The English Revolution of the 17th Century stands as one of the first great bourgeois revolutions in history. In only a few decades, it shattered the rotting feudal system and paved the way for the development of capitalism worldwide. For Marxists, these events are full of lessons.
We are often told that English democracy is the product of a peaceful, gradual agreement between King and Nation. And indeed, that the English Revolution was no revolution at all, simply a bloody squabble over religion that went too far (and was nicely resolved a decade later in the Restoration).
But the truth is, as Trotsky wrote, that Parliamentarianism was not “born on the Thames by a peaceful evolution”, nor was it the fruit of the “free foresight of a single monarch”, but in fact was “the result of a struggle that lasted for ages, in which one of these kings left his head at the crossroads”.
The Parliamentarians waged a revolutionary war against the King, driven forward by and clad in religious zeal. Their victory resulted in the abolition of the monarchy and the House of Lords, as well as the establishment of a republic: the Commonwealth.
The defeat of the Crown was a historical necessity; the inevitable outcome of the rottenness of the old feudal order. And yet, even as Charles’ head was struck from his shoulders, his executors had no clear idea of what they would put in place of the absolutist monarchy. This would have to be worked out in the years and decades to follow.
Presbyterians, Puritans, and Independents within the Long Parliament – the parliament that sat during the years of the war – would find themselves at loggerheads around this question. Some sought a compromise with the king, and indeed all the institutions of feudalism. Some sought to go further, advocating for the establishment of a radical, puritan republic.
Weaving through these events is Oliver Cromwell, a cavalry commander who ended up playing the role of both stalwart leader of the revolution, and defender of private property.
World turned upside down
Britain during Charles’ repressive reign was a hotbed of dissent. Those found guilty of ‘sedition’– religious or otherwise – were publicly flogged and imprisoned. This only spurred on radicals of all stripes, who put up with any humiliation in their quest to establish the ‘Kingdom of Heaven’ on earth. The whole nation was a tinderbox waiting to explode.
Lenin once described revolutions as “festivals of the oppressed and the exploited”. This certainly holds true for the English Revolution.
Radical religious sects flourished in this period. The streets were awash with pamphlets and preachers detailing utopian societies that should be constructed. They identified the struggle for the right to freedom of religion with the struggle against aristocracy, the king, the church, and the whole rotten order.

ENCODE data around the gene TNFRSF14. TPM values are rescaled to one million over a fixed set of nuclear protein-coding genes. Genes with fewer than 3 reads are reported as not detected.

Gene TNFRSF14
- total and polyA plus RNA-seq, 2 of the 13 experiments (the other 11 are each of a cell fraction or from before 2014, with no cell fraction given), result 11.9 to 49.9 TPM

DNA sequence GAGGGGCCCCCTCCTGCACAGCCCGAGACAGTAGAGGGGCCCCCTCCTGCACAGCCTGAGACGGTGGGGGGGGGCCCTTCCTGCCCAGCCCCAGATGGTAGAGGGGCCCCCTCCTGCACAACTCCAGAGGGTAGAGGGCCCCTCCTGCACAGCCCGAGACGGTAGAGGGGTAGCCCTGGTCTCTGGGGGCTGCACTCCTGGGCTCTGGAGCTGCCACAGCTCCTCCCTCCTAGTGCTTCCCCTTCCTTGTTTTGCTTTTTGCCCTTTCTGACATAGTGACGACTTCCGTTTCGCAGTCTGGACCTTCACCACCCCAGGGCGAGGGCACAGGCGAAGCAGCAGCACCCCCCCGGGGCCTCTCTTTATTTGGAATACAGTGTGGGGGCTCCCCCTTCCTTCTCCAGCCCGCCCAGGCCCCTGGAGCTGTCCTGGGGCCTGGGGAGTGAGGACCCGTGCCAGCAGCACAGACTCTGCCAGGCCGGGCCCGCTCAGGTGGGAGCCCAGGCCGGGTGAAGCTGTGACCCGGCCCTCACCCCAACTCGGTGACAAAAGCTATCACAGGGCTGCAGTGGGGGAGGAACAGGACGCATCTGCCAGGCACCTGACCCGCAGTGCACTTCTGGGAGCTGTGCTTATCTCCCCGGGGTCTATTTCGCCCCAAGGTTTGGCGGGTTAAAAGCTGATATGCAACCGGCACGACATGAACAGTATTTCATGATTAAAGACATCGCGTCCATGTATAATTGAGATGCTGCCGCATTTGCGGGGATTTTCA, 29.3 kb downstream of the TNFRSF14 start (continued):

In the white heat of the revolution, the bourgeoisie was able to place itself at the head of the masses, in the fight for what they coined the ‘Good Old Cause’. But when Charles was captured in 1646 and the dust settled, the class divisions within the revolutionary camp began to sharpen. The question now posed was what society should be built, and who should run it?
Centuries of religious dominance in society meant that the class antagonisms of the revolution were cloaked in the guise of religion. Religious factions can be understood as early political parties, each expressing varied class interests.
The idle aristocracy predominantly associated with the Catholic-lite High Anglican Church. Fighting against this in Parliament were the Presbyterians, representing the conservative big bourgeois, as well as the Puritans and Independents, representing the radical layers of the petty bourgeoisie.
New Model Army
In order to win the war, Parliament had raised the first genuinely professional standing army seen in Britain in a thousand years, the New Model Army (NMA).
In the feudal period, all armies had been militias raised by local lords, and paid mercenaries. But now a single army, under one flag and with one uniform, was raised up and trained.
They were recruited from the most radical layers in society, and were all the more dangerous because they were fighting for something. As Cromwell once said: “I will raise such men as have the fear of God before them and make some conscience of what they do; and I warrant you they will not be beaten.”
Bringing together these layers into a tight-knit unit of collective struggle, which promoted freedom of debate, turned the army into a hotbed of radical democratic ideas. This was the first genuinely revolutionary army in history, combining radicalism with military prowess.
Undoubtedly this army was decisive in the Parliamentarian victory. But under conditions of peace, this now became very dangerous for the conservative Presbyterians in the Long Parliament. Having been the force that crushed the Royalists through waging a revolutionary war, the army naturally began to assert its own radical interests.
This clashed with the Presbyterians, who sought compromise with the King. Having slapped the King on the wrist, the big bourgeois were keen to put the whole conflict to bed in order to focus on their own landed properties and commercial interests. As we shall see, they saw danger to their property in pressing further with the revolution.
Cromwell’s army of radicals was an imminent threat to their authority. Having served its purpose in winning the war, they now needed it disbanded, at any cost.
The question of ‘which way forward’ was posed all the more sharply when Charles escaped from custody. This prompted a second (shorter) civil war, which ended in another parliamentary victory in 1648. The old ruling class had been defeated; its system shattered. And yet the new ruling class was totally split.